Culture Film & TV

Political Thriller or Reality Show? How Costa-Gavras’s ‘Z’ Lives On

The ‘political thriller’ is the escapist’s worst nightmare. Ranging from the terrifyingly satirical to the powerfully didactic, this genre blurs the lines between culture and politics, or fantasy and reality, distinctions that many prefer untouched. But if modern politics is disturbing enough for you, that’s precisely why these films are necessary. Of course, they’re still dramatisations: reality, but intensified, to get a message across. Indeed, Costa-Gavras’s 1969 film Z does not shy away from promoting a political message. But to look at it as merely a dramatisation would be an insult to both its creators and the history behind it.

An Algerian-French film set in Greece, Z is a gripping account of events surrounding the assassination of left-wing politician Grigoris Lambrakis in 1963. It provides insight into the political turmoil of 1960s Greece that culminated in the military coup of 1967, when a far-right group of colonels overthrew the government a month before elections were due to take place. But while Gavras’s contempt for the colonels is clear, any appeals to emotion are only thinly fictionalised. In fact, barely two minutes into the movie, the audience is given this warning: “Toute ressemblance avec des évènements réels, des personnes mortes ou vivantes n’est pas le fait du hasard. Elle est VOLONTAIRE.” (Any resemblance to real events, to persons living or dead, is not accidental. It is DELIBERATE.) This film does not glamourise or exaggerate. If you come out the other end a sobbing revolutionary, you would have most likely done the same during the real thing.

In spite of the film’s low budget (there was reluctance to fund something so controversial), there is no lack of cinematic brilliance. It boasts an incredible soundtrack by Mikis Theodorakis, with pulsating rhythms of both music and narrative that build tension and keep the audience hooked. Setting and conflict are established with an elusiveness that serves to emphasise the power of rhetoric, as a roomful of military officials talk in metaphors, describing their left-wing opposition as an ideological disease – an “outbreak of ‘isms’” – the “antibodies” for which are their recruits of right-wing “thugs”, ordinary people lured by nationalist sentiment and financial gain. Yves Montand plays the Deputy (Lambrakis), a kind-hearted, ‘man of the people’ politician, and we see his assassination at the hands of two of these recruits. The film then depicts the moral and political struggle surrounding the investigation, as military officials are faced with the dilemma of an almost robotically conscientious magistrate, unfazed by intimidation and determined to discover the truth. But truth is often powerless when up against power itself, something that the Deputy’s wife, a perpetually melancholy Irene Papas, seems well aware of. And indeed, one look at the reigning military regime that Gavras was condemning, and it becomes painfully clear that truth did not prevail.

In many ways, Z could be considered one of the most foreign films ever. This may seem like a ridiculous claim to make, but think about it: an English-speaking audience is presented with not one, but (god forbid) two different cultures. Greek history meets the French language and a left-wing sympathy rife in 1960s France – truly a stain on the Western and Anglophonic cultural canon. Ideologically, this film could not be further from Hollywood. There’s no typical happy ending of good defeating evil, and not only does it sing the praises of left-wing activists, but it even blatantly condemns American involvement in Greek political affairs. In fact, there is little doubt that the 1967-74 ‘Regime of the Colonels’ in Greece had a significant degree of American backing.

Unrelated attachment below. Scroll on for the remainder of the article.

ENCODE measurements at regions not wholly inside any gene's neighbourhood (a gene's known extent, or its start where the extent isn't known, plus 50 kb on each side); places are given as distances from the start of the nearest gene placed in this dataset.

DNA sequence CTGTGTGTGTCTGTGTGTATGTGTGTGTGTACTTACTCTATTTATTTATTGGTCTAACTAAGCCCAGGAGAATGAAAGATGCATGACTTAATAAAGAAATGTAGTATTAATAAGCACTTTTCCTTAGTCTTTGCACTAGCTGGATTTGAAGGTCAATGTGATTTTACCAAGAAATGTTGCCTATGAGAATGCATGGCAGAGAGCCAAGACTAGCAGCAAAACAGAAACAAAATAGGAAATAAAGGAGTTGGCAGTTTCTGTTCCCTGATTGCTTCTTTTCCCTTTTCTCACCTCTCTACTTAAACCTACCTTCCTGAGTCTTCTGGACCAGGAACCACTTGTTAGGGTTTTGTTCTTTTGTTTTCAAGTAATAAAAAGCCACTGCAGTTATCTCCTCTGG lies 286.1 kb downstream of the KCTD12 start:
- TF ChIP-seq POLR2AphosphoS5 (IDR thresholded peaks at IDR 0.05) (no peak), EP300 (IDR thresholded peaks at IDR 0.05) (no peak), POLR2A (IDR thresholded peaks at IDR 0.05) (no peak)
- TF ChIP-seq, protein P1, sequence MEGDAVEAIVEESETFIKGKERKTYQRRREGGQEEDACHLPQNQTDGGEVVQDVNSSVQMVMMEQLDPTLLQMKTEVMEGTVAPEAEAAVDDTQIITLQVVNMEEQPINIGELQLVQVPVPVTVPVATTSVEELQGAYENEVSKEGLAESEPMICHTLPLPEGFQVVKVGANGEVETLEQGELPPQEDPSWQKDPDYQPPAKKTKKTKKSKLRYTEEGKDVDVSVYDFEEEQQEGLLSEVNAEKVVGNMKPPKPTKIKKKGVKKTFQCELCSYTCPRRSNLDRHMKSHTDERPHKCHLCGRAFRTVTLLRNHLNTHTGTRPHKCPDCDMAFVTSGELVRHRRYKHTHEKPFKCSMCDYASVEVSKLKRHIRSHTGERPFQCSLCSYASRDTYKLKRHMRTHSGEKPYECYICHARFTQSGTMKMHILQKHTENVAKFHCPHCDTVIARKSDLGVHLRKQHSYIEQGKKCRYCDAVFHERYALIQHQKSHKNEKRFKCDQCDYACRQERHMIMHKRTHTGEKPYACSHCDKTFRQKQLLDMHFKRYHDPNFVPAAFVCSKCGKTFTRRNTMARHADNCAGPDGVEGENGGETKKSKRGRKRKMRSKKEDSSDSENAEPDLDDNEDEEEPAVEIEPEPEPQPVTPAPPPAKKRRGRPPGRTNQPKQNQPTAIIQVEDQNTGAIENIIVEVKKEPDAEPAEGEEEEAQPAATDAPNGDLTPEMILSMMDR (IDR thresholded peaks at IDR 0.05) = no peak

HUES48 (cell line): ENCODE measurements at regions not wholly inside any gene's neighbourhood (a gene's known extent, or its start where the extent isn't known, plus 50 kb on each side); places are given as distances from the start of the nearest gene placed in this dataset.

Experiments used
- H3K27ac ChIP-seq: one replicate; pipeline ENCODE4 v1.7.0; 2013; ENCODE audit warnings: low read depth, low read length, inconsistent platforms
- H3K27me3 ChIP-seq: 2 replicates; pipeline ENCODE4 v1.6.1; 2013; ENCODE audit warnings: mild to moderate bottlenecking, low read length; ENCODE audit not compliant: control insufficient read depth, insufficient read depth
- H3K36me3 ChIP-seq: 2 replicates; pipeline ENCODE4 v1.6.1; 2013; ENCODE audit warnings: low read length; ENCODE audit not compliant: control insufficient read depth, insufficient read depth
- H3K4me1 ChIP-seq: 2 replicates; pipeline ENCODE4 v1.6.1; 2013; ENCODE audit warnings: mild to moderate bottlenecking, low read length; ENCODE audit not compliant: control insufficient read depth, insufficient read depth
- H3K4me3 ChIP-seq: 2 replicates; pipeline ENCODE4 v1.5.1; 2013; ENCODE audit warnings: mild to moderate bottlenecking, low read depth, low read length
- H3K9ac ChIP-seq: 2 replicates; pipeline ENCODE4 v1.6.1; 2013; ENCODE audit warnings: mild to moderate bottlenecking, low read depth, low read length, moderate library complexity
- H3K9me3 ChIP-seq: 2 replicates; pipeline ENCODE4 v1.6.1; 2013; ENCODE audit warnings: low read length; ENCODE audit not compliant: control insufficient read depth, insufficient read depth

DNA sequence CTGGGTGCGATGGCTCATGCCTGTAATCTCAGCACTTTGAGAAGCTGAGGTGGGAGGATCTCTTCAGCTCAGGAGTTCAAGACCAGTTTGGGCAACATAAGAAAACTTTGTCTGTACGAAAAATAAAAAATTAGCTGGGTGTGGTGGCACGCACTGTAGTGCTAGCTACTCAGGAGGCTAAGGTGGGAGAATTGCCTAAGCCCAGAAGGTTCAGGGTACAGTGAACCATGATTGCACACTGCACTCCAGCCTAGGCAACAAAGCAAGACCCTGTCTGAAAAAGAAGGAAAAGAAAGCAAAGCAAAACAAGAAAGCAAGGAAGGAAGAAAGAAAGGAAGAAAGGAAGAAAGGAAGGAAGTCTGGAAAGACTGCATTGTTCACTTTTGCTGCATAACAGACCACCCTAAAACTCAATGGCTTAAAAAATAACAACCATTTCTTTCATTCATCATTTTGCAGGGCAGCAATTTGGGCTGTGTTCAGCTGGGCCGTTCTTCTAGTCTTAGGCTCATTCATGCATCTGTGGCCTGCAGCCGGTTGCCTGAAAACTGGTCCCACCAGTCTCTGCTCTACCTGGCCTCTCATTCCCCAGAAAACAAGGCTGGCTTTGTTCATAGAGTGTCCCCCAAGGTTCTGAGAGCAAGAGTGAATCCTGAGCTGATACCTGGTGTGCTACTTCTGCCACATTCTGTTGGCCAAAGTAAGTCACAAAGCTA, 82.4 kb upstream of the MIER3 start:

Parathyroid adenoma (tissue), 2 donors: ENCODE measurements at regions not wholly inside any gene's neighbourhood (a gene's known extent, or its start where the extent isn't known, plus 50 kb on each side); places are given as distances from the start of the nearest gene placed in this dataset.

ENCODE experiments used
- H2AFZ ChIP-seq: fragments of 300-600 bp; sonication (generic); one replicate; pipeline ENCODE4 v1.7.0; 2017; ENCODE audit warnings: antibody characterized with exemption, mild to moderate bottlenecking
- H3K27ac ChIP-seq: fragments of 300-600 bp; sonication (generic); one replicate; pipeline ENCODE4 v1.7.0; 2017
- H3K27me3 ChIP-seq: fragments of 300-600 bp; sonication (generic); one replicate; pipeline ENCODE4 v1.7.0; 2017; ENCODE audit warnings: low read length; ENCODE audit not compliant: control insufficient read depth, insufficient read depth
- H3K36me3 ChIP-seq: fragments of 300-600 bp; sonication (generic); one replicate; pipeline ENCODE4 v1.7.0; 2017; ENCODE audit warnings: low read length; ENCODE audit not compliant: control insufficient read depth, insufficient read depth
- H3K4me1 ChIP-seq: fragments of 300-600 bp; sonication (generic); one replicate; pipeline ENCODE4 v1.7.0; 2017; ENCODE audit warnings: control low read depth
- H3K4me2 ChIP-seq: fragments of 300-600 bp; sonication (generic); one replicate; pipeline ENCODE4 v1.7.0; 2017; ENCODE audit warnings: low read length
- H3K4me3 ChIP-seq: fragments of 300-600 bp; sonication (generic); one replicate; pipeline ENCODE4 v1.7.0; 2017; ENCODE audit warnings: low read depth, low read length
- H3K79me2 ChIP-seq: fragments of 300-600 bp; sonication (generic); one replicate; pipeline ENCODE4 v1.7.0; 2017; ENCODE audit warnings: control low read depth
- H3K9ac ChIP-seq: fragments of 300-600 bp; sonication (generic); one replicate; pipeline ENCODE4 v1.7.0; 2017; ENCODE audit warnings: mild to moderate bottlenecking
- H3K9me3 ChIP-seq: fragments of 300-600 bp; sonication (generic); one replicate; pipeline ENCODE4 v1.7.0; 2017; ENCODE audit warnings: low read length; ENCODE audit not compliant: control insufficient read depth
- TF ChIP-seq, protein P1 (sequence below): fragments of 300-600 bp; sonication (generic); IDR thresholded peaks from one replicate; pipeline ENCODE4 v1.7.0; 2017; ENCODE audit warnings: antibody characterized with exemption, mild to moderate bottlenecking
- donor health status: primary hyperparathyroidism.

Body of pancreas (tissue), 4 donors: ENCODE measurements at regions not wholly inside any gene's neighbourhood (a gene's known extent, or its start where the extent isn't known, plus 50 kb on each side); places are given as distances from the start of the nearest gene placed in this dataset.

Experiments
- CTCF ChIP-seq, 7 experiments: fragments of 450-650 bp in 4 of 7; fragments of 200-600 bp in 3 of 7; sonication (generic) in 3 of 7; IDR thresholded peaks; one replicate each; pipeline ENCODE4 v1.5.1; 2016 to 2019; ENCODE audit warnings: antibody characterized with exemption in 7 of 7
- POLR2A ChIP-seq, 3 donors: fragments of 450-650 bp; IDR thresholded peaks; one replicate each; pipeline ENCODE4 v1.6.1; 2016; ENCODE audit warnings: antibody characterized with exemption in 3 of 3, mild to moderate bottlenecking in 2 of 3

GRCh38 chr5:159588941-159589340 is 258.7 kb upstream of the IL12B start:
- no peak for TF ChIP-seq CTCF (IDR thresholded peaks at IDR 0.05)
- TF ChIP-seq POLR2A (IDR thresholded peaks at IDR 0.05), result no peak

With its anti-fascist message, Z feels constantly relevant these days. Take the recent US Capitol riots. The world watched in horror as what arguably resembled the beginnings of a coup unravelled in the Congress building, forcing a delay in the certification of Biden’s victory. Many mourned the “travesty of democracy” and the “stain on America’s legacy”. Biden himself insisted that “the scenes of chaos at the Capitol do not represent who we are.” And yet, a brief dip into American history would suggest otherwise. Greece, Iran, Chile, Panama, Syria, Yemen, the list is endless. For years, American federal institutions have interfered in regimes across the world, under the pretence of advancing democracy and preventing so-called tyranny. Their true intentions tend to be more sinister, often to reassert US dominance in the face of Soviet-backed governments, or to seize another country’s natural resources, or even to protect a financially beneficial trade relationship. Either way, it would do us some good to remember that America and democracy are not necessarily synonymous. Power and truth have the same unbalanced relationship in ‘the Land of the Free’ that they did in 1960s Greece.

Costa-Gavras’s film is simultaneously a political cry of outrage and a thoroughly moving cinematic experience. To finish, the audience is hit with one final blow: a list of things banned by the military regime – a list so absurd that you can’t help but laugh – ranging from sociology to mini-skirts, modern mathematics to The Beatles, Dostoevsky and Chekhov to long hair. Also banned is the letter ‘Z’, or ‘Ζει’, meaning “he lives” in Ancient Greek, a symbol associated with Lambrakis’s murder. Nowadays, with the continuous rise of right-wing nationalist politics, watching this film is more important than ever. And I’m sure that Lambrakis and his associates would be somewhat reassured to know that in spite of everything, he lives.

Bahar Ganjvar

Bahar (she/her) is a self-proclaimed Russian literature and French film fanatic, and enjoys writing (see: ranting) about politics. She is in her first year of studying History & English at Merton College.